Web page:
The debate about the social enterprise mark (SEM) is hotting up in England.  With Govt funding, a national roll out looks increasingly likely; broader partnerships are under discussion – the tipping point is close.  Scottish Govt’s reluctance to differentiate between social enterprise and the rest of the Third Sector surely misses the point.  Such differences can only ever be a matter of degree, and don’t need policed.  The need for SEM is so that customers can distinguish between companies which trade for social purpose and those which pretend to. Senscot`s first `discussion forum` on the `Mark` took place this week. See brief report,
Third sector representatives gathered this week to hear whether John Swinney would offer any reassurance in the face of the worsening economic climate. The Minister pointed towards local councils and community planning partnerships and said it was down to them to build more imaginative new relationships with third sector. The Minister needs to refresh his material – but probably has more pressing concerns. Others on the platform spoke of the need to look at mergers and rationalisation across the sector. No mention was made of the impending community empowerment action plan. Clearly not seen as part of the solution. Scots politicians harbour a cynicism towards local democracy which is unique in Europe.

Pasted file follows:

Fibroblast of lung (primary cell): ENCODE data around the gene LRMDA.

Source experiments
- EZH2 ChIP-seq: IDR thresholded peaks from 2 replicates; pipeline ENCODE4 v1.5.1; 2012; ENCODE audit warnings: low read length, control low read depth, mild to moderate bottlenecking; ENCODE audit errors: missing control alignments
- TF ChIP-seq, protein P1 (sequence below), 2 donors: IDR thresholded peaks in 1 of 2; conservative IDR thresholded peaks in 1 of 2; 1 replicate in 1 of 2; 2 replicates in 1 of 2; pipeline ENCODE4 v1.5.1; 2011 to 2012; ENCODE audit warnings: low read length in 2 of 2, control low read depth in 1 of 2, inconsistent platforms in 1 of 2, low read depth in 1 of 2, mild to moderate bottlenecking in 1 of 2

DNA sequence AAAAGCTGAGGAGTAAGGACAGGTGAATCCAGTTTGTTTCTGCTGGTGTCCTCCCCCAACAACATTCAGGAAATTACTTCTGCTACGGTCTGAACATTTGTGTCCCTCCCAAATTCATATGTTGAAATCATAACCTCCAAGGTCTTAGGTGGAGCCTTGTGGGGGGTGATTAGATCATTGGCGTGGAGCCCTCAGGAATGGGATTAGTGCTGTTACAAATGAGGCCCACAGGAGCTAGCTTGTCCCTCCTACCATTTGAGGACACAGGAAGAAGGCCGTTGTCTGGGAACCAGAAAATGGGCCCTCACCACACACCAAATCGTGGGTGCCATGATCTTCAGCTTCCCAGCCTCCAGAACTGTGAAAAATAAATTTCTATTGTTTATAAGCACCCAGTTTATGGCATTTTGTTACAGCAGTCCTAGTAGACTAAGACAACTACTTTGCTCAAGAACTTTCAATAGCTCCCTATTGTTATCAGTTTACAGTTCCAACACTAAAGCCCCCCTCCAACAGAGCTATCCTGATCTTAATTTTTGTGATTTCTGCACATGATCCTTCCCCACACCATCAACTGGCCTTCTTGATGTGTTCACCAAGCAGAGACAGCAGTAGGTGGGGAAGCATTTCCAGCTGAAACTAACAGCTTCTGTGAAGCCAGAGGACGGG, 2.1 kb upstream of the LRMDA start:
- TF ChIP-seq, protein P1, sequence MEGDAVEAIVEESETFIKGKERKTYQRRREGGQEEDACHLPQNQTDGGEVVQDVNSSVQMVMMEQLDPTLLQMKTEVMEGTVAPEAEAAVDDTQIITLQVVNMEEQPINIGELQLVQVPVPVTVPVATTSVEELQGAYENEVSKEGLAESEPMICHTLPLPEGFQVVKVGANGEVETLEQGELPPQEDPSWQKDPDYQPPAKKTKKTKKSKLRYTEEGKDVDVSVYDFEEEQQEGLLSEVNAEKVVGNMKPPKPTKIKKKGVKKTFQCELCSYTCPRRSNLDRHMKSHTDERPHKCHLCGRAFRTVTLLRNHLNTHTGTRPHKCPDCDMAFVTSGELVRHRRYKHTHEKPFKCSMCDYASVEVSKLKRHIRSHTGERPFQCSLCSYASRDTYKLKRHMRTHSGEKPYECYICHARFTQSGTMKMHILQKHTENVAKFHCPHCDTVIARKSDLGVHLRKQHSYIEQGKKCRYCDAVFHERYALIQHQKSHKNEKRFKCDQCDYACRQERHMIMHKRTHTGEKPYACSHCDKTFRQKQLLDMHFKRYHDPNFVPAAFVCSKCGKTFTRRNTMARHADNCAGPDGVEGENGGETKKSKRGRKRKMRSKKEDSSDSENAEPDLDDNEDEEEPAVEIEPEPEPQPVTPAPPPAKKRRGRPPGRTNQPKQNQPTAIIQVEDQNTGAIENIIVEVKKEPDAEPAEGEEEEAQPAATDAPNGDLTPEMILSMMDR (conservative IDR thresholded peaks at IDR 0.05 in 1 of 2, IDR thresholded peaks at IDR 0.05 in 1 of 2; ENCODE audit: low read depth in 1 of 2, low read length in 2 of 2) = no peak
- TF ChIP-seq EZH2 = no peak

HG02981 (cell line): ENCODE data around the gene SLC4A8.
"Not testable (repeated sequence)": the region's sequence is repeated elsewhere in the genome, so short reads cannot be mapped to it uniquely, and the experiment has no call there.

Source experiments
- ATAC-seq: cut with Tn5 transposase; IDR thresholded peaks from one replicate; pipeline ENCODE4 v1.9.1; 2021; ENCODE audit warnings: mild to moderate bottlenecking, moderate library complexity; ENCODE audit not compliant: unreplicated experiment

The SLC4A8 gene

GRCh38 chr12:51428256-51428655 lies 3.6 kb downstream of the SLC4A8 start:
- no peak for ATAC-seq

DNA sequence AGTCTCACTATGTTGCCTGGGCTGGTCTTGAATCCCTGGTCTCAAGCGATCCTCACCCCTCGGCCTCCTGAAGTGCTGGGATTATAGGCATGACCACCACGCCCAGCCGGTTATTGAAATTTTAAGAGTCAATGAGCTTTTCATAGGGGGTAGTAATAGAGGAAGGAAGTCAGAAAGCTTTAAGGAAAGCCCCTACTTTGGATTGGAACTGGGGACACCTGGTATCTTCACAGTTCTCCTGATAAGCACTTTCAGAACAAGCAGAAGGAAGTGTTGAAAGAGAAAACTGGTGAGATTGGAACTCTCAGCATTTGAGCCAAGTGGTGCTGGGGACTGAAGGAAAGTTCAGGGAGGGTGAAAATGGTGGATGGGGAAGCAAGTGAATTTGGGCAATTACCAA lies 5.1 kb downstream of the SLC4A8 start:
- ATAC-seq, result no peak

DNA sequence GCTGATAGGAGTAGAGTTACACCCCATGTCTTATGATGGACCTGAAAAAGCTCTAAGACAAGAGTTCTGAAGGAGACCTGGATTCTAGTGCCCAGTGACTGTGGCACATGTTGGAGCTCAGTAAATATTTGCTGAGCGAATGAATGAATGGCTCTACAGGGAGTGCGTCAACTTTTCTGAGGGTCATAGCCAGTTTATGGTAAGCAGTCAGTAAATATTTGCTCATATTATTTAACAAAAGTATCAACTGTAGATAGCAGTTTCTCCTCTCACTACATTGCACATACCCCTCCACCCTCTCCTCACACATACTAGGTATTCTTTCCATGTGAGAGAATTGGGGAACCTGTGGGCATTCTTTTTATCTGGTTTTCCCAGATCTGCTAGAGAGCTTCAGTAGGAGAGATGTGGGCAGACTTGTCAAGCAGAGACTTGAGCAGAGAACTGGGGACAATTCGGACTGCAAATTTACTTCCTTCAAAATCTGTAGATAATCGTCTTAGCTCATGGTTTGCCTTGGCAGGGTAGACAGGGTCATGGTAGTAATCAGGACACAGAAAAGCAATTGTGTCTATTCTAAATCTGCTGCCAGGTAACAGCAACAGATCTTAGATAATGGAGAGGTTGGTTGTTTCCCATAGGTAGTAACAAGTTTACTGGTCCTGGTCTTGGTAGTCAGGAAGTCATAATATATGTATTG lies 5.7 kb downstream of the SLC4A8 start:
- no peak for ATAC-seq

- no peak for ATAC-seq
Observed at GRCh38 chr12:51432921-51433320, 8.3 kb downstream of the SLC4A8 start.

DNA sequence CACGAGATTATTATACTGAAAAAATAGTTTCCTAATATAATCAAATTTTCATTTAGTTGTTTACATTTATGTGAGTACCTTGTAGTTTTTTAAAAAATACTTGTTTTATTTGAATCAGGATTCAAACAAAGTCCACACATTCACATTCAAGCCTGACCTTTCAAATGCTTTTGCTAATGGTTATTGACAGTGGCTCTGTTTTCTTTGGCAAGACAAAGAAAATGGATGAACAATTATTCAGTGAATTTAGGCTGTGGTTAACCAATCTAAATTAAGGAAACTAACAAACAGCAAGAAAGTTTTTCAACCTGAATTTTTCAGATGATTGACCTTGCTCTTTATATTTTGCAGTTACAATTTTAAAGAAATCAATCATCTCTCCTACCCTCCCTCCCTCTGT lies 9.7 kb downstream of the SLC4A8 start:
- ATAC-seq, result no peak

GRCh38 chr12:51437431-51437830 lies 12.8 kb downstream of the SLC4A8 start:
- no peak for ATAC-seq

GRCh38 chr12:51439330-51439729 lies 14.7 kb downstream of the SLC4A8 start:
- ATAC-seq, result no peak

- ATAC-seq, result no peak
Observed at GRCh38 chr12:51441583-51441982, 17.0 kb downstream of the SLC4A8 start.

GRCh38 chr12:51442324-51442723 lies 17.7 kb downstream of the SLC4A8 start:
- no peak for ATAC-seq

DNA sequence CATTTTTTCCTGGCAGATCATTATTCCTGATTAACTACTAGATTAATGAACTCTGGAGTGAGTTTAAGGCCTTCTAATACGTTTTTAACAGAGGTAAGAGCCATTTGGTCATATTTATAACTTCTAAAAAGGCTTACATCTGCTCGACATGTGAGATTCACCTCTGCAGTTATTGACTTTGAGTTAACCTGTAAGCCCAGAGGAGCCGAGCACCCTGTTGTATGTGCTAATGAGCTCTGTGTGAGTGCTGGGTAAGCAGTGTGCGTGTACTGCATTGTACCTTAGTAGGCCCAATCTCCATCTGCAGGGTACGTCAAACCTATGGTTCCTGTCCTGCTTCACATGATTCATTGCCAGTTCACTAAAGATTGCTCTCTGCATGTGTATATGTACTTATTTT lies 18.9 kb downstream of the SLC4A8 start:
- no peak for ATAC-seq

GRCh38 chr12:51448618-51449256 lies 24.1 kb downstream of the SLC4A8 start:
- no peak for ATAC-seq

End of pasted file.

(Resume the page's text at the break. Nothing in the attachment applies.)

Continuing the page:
A short thoughtful piece by Geoff Mulgan about the missing infrastructure in our sector to connect up the Bees (innovators) with the Trees (the big institutions with money and power)

NOTICES: We can’t flag all notices here, but submit jobs and events and we’ll post them on our site. See This week: 
JOBS: incl. posts with Edinburgh Cyrenians, Blake Stevenson Ltd, Recap, The Ecology Centre, Triodos Bank NV, North Glasgow Community Food Initiative
EVENTS: Achieving Dreams, Enterprising Women, 31 May; Art Show at Theatre, The Accessible Art Company, 1 Apr; Funding surgeries, CRT, 6 Apr; Community Sector Trading, DTA, 5 May

NETWORKS 1st News: This week saw the second of this year’s Community of Business events take place in Inverness. These events are a great opportunity for social and commercial enterprises to meet and develop relationships at a local level. This has already been evident through a joint venture between Haven products and Lip-Ink UK. The 3rd and final event this year will be held on Wednesday 25th March at the Glynhill Hotel in Paisley. See more Networks News,